Brochure

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Material Information

Title:
Brochure
Series Title:
Framing the Frame : Exhibition Proposal Presented to the Samuel P. Harn Museum of Art. Exhibition Seminar, Dr. Glenn Willumson, Spring 2011
Physical Description:
Exhibition Proposal
Language:
English
Creator:
Boyle, Kathleen
Ferrante, Laura
Soh, Hannah
Willumson, Glenn
Publisher:
George A. Smathers Libraries, University of Florida
Place of Publication:
Gainesville, FL
Publication Date:

Notes

Abstract:
Framing the Frame : Exhibition Proposal Presented to the Samuel P. Harn Museum of Art. Exhibition Seminar, Dr. Glenn Willumson, Spring 2011

Record Information

Source Institution:
University of Florida
Holding Location:
University of Florida
Rights Management:
Applicable rights reserved.
System ID:
AA00014208:00002


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Harn Museum of Art Gainesville, Florida AIMING AND FRAMING The task of any discussion of frames and framing in the arts is first and foremost to counter the tendency of the frame to invisibility with respect to the artwork. We see the artwork, but we do not see the frame. Paul Duro, The Rhetoric of the Frame SW 34 th Street and Hull Road Gainesville, Florida 32611 2700 352.392.2700 www.harn.ufl.edu AIMING AND FRAMING Month date, year month date, year Langley Foyer Samuel P. Harn Museum of Art University of Florida Gainesville, Florida Aiming and Framing" coincides with the Framing the Frame exhibition currently on display in the Langley Foyer. Exhibition and outreach materials designed by Museum Studies graduate students Kathleen Boyle, Laura Ferrante, and Hannah Soh for an Exhibitions Seminar project. The relationship between fine art and framing devices is frequently accepted without critical examination. Picture frames have been in existence for centuries, hugging works of art as they barrier the picture plane from the wall upon which it hangs. Because the traditional frame is common, its presence is often received with little consideration if not dismissed entirely as being trivial to the viewing experience. It is when one questions the reason for frames that the persuasiveness of this device reveals itself. From gallery furnishings to the very architecture of the building, the museum frames both art and visitor perception. Use this guide to find framing devices and think about how they influence the way we understand art. Why are c ertain frames and displays used more than others ? How do the framing devices used by the museum differ from gallery to gallery? In considering the frame, how is your perception of the art object changed? Find the pointer fingers, and read the explanatio n of the framing device used.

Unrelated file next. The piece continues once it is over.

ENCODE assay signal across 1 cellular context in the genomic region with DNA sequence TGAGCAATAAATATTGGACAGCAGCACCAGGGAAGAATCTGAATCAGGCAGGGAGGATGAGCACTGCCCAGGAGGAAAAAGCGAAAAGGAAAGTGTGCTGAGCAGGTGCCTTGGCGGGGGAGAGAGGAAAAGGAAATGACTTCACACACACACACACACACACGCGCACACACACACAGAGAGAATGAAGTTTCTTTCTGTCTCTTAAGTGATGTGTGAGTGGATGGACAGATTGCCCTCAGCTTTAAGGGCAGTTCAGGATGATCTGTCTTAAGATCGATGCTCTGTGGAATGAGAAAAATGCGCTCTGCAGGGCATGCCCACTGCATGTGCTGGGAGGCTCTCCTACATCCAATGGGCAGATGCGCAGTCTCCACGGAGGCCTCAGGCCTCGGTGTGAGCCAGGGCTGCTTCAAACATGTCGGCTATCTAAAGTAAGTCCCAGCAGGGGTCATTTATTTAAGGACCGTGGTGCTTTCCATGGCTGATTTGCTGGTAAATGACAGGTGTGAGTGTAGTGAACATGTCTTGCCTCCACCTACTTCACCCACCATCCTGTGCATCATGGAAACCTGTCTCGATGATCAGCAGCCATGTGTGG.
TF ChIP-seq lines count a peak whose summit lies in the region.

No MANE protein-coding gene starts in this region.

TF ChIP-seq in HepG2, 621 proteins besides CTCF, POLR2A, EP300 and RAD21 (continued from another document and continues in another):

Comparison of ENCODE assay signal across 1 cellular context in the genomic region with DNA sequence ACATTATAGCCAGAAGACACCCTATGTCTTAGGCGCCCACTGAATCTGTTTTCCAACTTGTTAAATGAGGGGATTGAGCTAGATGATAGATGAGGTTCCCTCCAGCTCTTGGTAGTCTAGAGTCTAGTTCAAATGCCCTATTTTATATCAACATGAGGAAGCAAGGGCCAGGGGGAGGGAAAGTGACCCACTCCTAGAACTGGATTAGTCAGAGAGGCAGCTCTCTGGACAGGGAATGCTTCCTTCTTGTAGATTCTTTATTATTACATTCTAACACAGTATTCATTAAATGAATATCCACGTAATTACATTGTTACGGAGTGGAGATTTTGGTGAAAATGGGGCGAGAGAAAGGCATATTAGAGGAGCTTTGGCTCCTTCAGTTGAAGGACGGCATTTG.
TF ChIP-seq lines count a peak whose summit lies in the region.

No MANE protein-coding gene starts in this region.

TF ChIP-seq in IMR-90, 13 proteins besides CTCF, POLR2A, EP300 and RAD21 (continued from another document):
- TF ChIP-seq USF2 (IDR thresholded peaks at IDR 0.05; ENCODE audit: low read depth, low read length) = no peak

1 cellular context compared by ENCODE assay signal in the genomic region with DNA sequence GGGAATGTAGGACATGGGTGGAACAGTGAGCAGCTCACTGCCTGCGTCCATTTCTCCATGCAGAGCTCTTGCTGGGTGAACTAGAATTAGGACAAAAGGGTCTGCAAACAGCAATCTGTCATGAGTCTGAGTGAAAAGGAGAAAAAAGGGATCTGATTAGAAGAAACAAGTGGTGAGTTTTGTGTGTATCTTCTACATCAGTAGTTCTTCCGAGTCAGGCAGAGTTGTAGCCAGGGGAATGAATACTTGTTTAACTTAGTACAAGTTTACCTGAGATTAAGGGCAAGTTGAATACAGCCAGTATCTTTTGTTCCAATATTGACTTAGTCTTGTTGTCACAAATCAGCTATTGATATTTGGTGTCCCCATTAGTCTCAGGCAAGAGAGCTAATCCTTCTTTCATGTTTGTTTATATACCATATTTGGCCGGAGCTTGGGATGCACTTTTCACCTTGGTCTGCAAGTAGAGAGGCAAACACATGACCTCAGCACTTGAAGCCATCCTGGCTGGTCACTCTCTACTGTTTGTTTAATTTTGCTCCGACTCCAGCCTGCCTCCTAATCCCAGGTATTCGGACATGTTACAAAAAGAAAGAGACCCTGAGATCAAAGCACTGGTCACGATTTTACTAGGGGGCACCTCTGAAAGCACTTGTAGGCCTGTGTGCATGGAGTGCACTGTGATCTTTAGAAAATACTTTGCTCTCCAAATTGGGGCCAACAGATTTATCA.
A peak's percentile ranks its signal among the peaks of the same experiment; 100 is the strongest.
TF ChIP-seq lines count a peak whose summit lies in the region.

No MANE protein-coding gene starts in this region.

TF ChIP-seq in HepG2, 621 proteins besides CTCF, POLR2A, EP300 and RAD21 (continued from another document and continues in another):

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! While literally res embling a picture frame, this arch also serves as a border into the gallery. The viewer must enter the frame physically and visually to see the art. Though this platform does not serve as a physical support for a three dimensional object, it sets the two dimensional object hanging above into its own space. It limits the viewer's access, changing the visual experience. This unique vitrine, which encloses three se parate platforms, creates an interesting viewing experience. The baskets are divided by the stands, yet united by the case. What is the resulting effect? This subtle fencing creates a nearly invisible barrier between the viewer and the art, a barrier that is unconsciously obeyed. This method of framing is often used as a security measure, protecting vulnerable objects without using a glass case. Is this understated frame preferable to other frames? Or does it intrude on the viewer's space? Like a display case, the shadow box encloses an art object i n three dimensions; however, a shadow box is usually mounted to the wall and has solid side panels a sort of extended picture frame. This protects the object inside, but also limits the viewer's access to all sides of the object. When a museum visitor pauses to rest and look around at the galle ry, a bench becomes a sort of reverse frame. Instead of situating the art, it situates the viewer. What can be seen, and what cannot, become a new image to be appreciated on its own terms. This cabin et of drawers also acts as a frame. Here, the objects often prints and drawings are presented horizontally. This is very different from most museum displays, and yet in some cases it often more closely approximates the original viewing context of the wor ks. Works on paper are often meant to be seen in books or otherwise held in hand. This cabinet allows visitors to safely view the works, while maintaining that height and orientation. A unique feature of the Harn is its enclosed gardens. Seen from multi paned windows, the gardens frame natural and man made elements, Another special architectural feature at the Harn is this nook. The window seat encloses an intimate space, containing a single painting. Again, the visitor is situated in a specific and deliberate way, but so is the painting. Cozy or claustrophobic, this space is separate and discrete from the rest of the museum experience. The museum itself acts as a frame: enclosing art, separating it from everyday life. Here at the Harn, the entrance, with is bridge and fountain, clearly delineates the museum's space, the place where the mundane ends and art begins. 1 2 3 4 5 6 7 8 9 10 1 Archway 2 Platform 3 Asian basketry display case 4 Fencing 5 Shadow box 6 Bench 7 Drawer 8 Garden 9 Nook for Herzog painting 10 Bridge to museum